Anne Dorval does a tour de force performance in Xavier Dolan's Mommy as the dedicated single mother to a son with what is termed "ADHD." The boy Steve (played memorably by Antoine Olivier Pilon) stutters timidly and endearingly, and then suddenly he furiously attacks, breaking everything around him. In one scene, he nearly strangles his mother. The mother is a vivacious, talkative powerhouse, whose thickly accented Quebecois drawl had to be subtitled even for French people to understand. She oozes life and sensuousness -- and love for her son. Throughout, she struggles valiantly to keep him with her at home, despite all the havoc he wreaks -- and could wreak.
What makes the film riveting is the exuberance of these performances. At one point, a third character, a stuttering neighbor played by Suzanne Clement, joins the frenetic household, apparently not fulfilled in her own family life across the street. The three make sumptuous meals together on the patio; they laugh, dance, talk, in a vivacious ensemble act, accepting that ever so often the boy will freak out and attack, pushing them to the ground and threatening sexual violence. These scenes are edgy with fear and danger -- and love.
Director Xavier Dolan clearly adores his characters, as much as he adores his own real mother, whom he discusses at length in the press notes of the film. His film is a compassionate testimony to the unconventional "misfit" family, and the joy that love can bring, no matter what the situation. We become privy to this intimate family, captivated by their human spirit. As Dolan put it, he chose to film Mommy in 1:1 ratio because, this square ratio "provided that intimacy, that humane aspect." He noted: "My characters are flawed, real. They are not tie-wearing characters. They spit and curse."
It is this intimate humane gaze -- and fresh vivacity -- that probably earned the film the Jury Prize at Cannes (a prize it shared with Jean-Luc Godard's Goodbye to Language).
For the film has serious faults as well: faults not often noted, it seems, out of respect (or indulgence) for the young age of the director who is just 25. An overkill quality crops up sporadically, just enough to make this film, which is otherwise breathtaking, seem at times the work of an amateur. The thrilling rock music that plays in the joyful scenes, emphasizing the life force of both mother and son, despite their travail, works fantastically in harmony with the film's message. But the sentimental soundtrack that accompanies the more tender moments of the film is overkill: putting in question the spectator's perceptual ability to experience feelings without being instructed to by chords. Similarly, the camera work is fantastic when it showcases the mother's strong-spirited monologues. But ever so often, Dolan films a reaction shot of the neighbor's face, watching the loving mother and son rapport, smiling with admiration, to make sure we get the point. We don't need this stand-in to feel this admiration ourselves.
Along the same lines, one climatic scene, in a karaoke bar, is so over-played that it made me cringe. The boy is jeered at for his singing, which is sure to trigger one of his ferocious attacks. The scene, reminiscent of Carrie, soaked with pig blood, about to see red, seems staged; the jeering jerks, with their evil faces flashing in the bar light, are caricatures of thugs.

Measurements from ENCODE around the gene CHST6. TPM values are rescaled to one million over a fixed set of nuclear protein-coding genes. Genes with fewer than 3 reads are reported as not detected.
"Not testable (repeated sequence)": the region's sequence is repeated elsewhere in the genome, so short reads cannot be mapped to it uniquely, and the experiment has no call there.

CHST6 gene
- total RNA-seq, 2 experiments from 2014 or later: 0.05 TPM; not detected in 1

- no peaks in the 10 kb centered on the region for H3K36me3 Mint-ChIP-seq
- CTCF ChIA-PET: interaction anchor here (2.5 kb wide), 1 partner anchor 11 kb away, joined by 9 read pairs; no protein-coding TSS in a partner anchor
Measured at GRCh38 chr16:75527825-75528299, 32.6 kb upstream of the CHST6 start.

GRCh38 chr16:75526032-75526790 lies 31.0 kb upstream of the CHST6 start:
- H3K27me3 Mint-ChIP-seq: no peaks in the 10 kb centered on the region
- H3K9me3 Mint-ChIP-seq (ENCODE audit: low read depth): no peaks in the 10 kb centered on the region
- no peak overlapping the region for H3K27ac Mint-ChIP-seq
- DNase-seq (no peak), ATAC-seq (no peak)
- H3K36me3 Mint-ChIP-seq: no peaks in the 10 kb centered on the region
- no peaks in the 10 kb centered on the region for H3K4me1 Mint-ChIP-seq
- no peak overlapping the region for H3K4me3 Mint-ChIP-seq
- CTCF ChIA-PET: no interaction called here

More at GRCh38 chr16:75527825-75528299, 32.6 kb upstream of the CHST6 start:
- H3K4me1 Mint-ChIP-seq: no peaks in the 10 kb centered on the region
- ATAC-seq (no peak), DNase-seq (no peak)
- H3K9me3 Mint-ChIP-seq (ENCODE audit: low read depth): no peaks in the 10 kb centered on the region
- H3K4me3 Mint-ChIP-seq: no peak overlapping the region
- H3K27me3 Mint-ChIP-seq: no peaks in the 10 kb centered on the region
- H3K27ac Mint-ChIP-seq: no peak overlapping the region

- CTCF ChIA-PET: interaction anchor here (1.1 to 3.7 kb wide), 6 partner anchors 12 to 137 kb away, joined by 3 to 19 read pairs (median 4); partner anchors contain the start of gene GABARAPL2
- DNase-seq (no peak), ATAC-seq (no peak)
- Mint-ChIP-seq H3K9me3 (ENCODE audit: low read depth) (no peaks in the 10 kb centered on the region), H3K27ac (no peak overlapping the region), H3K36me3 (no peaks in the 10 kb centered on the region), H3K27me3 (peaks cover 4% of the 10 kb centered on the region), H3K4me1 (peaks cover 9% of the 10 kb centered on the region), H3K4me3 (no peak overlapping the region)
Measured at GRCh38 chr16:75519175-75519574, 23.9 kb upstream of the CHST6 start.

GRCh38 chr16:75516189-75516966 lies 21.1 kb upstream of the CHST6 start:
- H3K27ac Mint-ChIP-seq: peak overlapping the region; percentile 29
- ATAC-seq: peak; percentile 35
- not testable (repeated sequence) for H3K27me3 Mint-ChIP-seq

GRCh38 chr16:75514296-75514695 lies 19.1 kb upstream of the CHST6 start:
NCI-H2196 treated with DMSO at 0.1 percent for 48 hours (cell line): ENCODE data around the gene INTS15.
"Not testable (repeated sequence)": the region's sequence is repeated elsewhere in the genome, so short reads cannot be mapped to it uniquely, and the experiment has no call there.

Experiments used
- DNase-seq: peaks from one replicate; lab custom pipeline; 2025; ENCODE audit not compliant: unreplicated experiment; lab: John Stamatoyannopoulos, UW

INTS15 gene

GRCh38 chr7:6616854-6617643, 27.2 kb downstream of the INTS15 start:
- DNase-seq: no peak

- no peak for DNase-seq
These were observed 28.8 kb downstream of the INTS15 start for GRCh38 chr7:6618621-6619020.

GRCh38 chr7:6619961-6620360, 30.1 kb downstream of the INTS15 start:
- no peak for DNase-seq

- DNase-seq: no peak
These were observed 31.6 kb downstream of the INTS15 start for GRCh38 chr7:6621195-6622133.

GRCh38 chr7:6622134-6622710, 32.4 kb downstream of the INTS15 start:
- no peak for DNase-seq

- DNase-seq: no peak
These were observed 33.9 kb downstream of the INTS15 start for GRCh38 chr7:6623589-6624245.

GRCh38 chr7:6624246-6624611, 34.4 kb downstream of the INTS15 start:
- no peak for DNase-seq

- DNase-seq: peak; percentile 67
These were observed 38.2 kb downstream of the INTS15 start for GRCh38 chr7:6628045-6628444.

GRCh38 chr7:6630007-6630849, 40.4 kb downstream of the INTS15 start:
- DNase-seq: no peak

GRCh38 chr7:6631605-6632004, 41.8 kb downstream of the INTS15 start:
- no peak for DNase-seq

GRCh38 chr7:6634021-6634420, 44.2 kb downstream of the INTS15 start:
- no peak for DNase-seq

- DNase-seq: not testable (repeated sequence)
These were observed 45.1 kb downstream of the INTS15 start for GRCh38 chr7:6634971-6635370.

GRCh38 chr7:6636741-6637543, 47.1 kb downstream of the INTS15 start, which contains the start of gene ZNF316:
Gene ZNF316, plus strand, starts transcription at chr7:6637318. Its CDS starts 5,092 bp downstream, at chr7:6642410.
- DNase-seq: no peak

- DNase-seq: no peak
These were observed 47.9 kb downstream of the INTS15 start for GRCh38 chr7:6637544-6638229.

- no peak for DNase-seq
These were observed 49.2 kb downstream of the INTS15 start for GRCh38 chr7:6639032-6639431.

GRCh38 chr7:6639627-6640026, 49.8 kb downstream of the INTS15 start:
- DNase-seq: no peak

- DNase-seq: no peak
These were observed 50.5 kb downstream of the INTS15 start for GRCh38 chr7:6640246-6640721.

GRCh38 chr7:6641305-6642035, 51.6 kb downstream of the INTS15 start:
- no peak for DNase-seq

But the most conspicuous fault: the ending. The last half hour is sloppily crafted: the scenes go up and down like a roller coaster, seemingly for climatic effect, but the result verges on television melodrama. Mommy seems to never end. The last shot, of a window leading to the outside, was precisely what I was longing for for the duration of that half-hour, as I was trapped in my seat.
If only Mommy had been edited down from its 2 and ½ hours, and more strictly controlled, this showcase of a mother's love would have been magnificent.
I asked Xavier Dolan why he did not bring his film to a more decisive end earlier.
He faced me and retorted with punch:
"Where would you have ended it? Let's look at the scenes in that ending half hour. Do you want to end it when the mother is crying? Do we end it on a woman who bawls? No, that does not go with the meaning of the film. Do you want to end it when Steve is telling his mother he loves her? No, that is his ending. Do you want to end it full of hope? No. So where would you have ended it?"
"I have no suggestions on where to end it," I said. "I just want to know why you ended it where you do: in the hospital. I did not understand the meaning of your last shot, of Steve running down the corridor, in relation to the film as a whole. I mean, the title is Mommy, and she drops out of the picture."
"So what that the title is Mommy! The title does not determine the meaning."
"So what is the meaning?"
"Steve is unleashing himself from these guards' grasp, from the constraints of his jacket, out of the jacket of the social system forced on him; out of the endless misfortunes. He starts running, with that smile -- it is a way to say that there is a happy ending after all. Those characters in my movie are doomed; Steve might be better off dead than alive. But we know he is going to punch that glass! He will keep going."
Dolan stood up with feisty passion.
Antoine Olivier Pilon, the actor who plays Steve, took a seat.
Pilon offered an alternative view.
"No," the young actor shyly stated. "There is no hope at the end. My character lives only for his mother. His love for her is everything for him. There is no future for him. Without his mother, my character is finished."